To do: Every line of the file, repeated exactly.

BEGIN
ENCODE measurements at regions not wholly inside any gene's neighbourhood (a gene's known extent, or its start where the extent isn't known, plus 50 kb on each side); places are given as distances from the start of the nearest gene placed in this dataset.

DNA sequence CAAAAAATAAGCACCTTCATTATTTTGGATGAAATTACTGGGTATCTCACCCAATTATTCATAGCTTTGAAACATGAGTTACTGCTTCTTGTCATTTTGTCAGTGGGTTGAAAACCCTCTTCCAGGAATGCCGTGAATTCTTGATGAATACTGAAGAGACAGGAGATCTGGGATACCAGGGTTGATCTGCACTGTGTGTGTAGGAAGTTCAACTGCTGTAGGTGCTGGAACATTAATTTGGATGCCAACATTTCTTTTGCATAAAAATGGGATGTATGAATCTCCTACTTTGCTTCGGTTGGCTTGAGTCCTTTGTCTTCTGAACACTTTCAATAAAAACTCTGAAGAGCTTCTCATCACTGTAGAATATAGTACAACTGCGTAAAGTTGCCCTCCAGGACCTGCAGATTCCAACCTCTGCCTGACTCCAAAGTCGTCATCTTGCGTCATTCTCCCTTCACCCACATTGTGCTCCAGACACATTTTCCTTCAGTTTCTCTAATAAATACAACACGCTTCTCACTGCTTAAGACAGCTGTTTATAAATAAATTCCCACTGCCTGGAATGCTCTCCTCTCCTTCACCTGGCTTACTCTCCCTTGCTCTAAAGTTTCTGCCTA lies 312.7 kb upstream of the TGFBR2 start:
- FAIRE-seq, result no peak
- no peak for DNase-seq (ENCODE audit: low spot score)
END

ENCODE measurements at regions not wholly inside any gene's neighbourhood (a gene's known extent, or its start where the extent isn't known, plus 50 kb on each side); places are given as distances from the start of the nearest gene placed in this dataset.

DNA sequence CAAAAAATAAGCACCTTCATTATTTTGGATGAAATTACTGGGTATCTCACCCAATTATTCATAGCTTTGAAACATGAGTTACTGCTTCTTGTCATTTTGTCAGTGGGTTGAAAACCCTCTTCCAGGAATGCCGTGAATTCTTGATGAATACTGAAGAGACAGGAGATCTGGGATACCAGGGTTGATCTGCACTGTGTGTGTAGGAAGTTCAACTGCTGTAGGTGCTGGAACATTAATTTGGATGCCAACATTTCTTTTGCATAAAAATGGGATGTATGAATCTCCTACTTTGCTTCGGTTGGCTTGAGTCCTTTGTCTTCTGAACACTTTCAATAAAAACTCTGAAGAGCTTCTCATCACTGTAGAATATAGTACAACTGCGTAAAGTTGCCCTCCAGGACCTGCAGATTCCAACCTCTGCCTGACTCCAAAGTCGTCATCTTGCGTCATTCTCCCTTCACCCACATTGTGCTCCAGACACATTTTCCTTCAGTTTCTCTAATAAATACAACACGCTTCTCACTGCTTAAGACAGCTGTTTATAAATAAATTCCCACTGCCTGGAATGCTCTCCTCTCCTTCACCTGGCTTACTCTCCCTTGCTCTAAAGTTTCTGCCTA lies 312.7 kb upstream of the TGFBR2 start:
- FAIRE-seq, result no peak
- no peak for DNase-seq (ENCODE audit: low spot score)